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Leaving the stage – Rabbitte the most political of animals

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On his way....former Labour leader Pat Rabbitte – here with President Michael D Higgins during his time as a Galway West TD – at a Connacht Championship game between Galway and Mayo at the Pearse Stadium.

World of Politics with Harry McGee – harrymcgee@gmail.com

As exits go, Greece may claim the bigger headlines – but Yanis Varoufakis wasn’t the only larger-than-life politician to announce his departure from the political stage this week; we’re losing one of our best known political animals too….a Rabbitte to be precise about it.

The former Labour leader – a graduate of NUIG and former president of the Students Union – announced earlier this week that he will not be standing in the next general election, either early next year or very late in 2015.

It’s clear Pat Rabbitte’s decision was resisted by party headquarters. Its handlers released some internal polling figures over the weekend that showed that he was the party’s strongest hope of winning a seat in Dublin South West, the new five-seat constituency encompassing working-class Tallaght, and middle class Templeogue and Rathfarnham.

Labour did exceptionally well there in 2011, winning two seats out of four with Eamon Maloney taking the second seat for Labour.

Now as an expanded five seaters, Sinn Féin and the Paul Murphy of the Socialist Party look strong and well placed to take three seats out of five, with the fourth seat going to Fine Gael.

As for the fifth? Well Fianna Fáil’s John Lahart is not showing up and fine TD as he is, Maloney is a very understated guy – and being understated is not an attribute you normally associate with a politician .

Rabbitte is the third former leader of the Labour Party to announce in recent months that he will not be contesting the next election – following the announcements of Ruairí Quinn and Eamon Gilmore.

Already in the corridors of Leinster House there are whispers that with its support struggling (and failing) to get out of single-digit figures, we might see older and more established Labour Party TDs doing the same thing as a legion of Fianna Fáilers did in the run-up to the 2011 general election, when they saw the writing on the wall.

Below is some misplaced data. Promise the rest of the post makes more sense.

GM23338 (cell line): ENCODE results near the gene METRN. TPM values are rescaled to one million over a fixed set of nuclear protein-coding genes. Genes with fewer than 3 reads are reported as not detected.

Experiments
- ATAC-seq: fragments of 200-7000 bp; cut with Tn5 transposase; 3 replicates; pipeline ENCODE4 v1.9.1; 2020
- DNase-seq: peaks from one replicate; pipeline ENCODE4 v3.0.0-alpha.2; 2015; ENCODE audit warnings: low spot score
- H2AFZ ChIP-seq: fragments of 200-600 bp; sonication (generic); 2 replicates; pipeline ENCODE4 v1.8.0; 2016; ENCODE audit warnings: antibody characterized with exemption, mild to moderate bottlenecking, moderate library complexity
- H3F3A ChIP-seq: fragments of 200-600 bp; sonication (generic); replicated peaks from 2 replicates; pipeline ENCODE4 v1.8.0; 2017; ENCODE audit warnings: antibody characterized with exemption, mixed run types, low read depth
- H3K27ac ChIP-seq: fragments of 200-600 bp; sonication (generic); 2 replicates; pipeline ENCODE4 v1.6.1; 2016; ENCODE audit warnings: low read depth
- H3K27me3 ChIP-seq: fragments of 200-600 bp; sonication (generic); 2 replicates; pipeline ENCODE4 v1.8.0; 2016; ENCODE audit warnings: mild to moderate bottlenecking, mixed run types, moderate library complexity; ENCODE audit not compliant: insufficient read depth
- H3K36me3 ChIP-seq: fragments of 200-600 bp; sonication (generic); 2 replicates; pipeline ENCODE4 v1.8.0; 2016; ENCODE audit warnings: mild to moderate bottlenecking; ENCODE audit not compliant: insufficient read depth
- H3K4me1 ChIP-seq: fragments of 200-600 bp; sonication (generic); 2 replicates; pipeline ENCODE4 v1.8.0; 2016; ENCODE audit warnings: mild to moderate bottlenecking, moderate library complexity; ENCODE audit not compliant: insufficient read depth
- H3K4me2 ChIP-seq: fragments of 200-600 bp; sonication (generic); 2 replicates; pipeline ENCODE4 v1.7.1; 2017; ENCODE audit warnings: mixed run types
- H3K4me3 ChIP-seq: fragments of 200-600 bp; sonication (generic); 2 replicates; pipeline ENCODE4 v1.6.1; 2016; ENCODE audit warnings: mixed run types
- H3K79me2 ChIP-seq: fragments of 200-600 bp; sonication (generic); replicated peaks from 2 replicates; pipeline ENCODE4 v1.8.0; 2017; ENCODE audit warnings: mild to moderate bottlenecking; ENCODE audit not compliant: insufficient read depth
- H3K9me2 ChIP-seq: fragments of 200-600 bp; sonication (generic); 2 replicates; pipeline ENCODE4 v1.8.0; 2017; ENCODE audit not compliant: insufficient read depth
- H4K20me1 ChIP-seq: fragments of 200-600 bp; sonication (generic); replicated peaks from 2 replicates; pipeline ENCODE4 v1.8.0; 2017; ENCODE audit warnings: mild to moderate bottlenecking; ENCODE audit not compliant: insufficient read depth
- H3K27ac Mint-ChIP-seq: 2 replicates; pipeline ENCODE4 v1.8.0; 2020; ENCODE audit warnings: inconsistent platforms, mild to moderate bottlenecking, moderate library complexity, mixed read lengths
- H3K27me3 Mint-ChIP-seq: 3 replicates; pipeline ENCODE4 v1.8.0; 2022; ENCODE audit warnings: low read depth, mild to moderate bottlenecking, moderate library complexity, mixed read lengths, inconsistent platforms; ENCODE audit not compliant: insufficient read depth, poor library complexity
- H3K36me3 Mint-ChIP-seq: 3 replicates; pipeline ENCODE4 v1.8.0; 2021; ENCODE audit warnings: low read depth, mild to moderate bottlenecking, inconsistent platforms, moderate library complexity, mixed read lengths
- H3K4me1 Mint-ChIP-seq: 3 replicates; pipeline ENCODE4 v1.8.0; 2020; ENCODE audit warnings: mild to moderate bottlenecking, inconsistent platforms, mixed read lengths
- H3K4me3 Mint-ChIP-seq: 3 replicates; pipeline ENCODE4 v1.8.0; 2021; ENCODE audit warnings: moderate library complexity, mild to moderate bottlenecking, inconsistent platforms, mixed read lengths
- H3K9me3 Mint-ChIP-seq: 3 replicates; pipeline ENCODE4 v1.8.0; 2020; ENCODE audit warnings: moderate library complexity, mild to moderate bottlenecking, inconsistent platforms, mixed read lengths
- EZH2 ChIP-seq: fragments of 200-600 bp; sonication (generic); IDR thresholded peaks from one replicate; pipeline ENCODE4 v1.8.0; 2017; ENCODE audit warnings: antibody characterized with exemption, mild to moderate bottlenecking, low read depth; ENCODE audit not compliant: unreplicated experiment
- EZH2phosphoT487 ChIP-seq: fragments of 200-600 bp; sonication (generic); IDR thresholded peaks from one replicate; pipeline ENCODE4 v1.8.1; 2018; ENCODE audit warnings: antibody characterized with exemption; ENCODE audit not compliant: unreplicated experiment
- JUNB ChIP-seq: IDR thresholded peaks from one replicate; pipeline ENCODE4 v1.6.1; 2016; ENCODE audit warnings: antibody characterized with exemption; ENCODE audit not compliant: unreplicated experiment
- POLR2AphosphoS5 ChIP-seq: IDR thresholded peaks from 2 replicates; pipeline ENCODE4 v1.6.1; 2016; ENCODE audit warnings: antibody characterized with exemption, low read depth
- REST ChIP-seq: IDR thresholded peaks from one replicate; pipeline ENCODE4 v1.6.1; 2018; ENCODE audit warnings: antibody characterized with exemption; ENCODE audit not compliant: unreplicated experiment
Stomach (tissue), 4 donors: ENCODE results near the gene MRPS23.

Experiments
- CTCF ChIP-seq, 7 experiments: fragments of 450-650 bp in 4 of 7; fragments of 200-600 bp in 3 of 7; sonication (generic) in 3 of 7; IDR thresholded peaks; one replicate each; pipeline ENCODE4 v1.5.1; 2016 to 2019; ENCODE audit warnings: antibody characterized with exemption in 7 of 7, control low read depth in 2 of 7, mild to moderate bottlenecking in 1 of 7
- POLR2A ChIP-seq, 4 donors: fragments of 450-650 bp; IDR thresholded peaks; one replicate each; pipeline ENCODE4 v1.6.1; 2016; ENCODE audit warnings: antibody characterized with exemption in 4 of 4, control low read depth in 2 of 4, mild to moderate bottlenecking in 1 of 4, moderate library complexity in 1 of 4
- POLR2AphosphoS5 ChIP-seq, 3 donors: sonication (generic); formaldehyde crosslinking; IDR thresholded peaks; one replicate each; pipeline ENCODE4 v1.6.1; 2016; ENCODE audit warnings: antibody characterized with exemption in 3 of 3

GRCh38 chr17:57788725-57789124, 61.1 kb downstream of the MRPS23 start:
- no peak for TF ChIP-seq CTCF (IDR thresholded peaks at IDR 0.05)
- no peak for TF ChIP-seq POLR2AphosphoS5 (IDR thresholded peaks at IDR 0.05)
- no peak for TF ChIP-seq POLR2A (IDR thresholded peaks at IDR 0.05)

Virtually the entire Cabinet put up the white flag including outgoing leader Brian Cowen, Dermot Ahern and Noel Dempsey. In fairness, some of the outgoing TDs were willing to stand but were told in no uncertain terms that they couldn’t.

The reason? There was more than one outgoing Fianna Fáil deputy in those constituencies and the blunt reality was the party had no chance of retaining any seat in those areas if it did not run a single candidate.

So the second (such as Noel O’Flynn in Cork North Central) was told to take one for the team.

It’s a little different for Rabbitte. For one, he is not resigning because he has been reading the tea leaves and sees little chance of winning a seat.

His reasons are more to do with his ministerial career having come to an end and the ennui that would come to a life on the back benches of Dáil Eireann.

For more, read this week’s Connacht Tribune.

Connacht Tribune

Áras an Uachtaráin and the constitutional ties that bind

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Making headlines... President Michael D Higgins and his wife Sabina during their visit to the Galway 1916 Exhibition in the former Connacht Tribune Print Works on Market Street.

World of Politics with Harry McGee

Those who become President of Ireland are, metaphorically, provided with a silken gag; for the seven years they reside in Áras an Uachtaráin, they are supposed to keep their opinions and personal political persuasions to themselves.

The relevant Article in the Constitution sets out this rule: “No power or function conferred on the President by law shall be exercisable or performable by him save only on the advice of the Government.”

The President is not allowed to leave the State without first receiving the advice (i.e. the permission) of the Government. Theoretically, every speech they make needs to be run by the government first.

The President is said to be “above politics”. That meant they are not subject to any criticism from parliament or from the government. The other side of the coin is that it is expected the President will not wander into the political forum.

For most of the time since the office of the President was established in 1937, these rules have caused no major problems. With one exception.

For more, read this week’s Connacht Tribune.

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Connacht Tribune

Trimble leaves a legacy of peace to be proud of

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David Trimble...lasting legacy.

World of Politics with Harry McGee

The death of David Trimble brought back memories of the time he was awarded the Nobel Peace Prize almost a quarter of a century ago, along with John Hume, for their efforts in securing the historic Good Friday Agreement in 1998.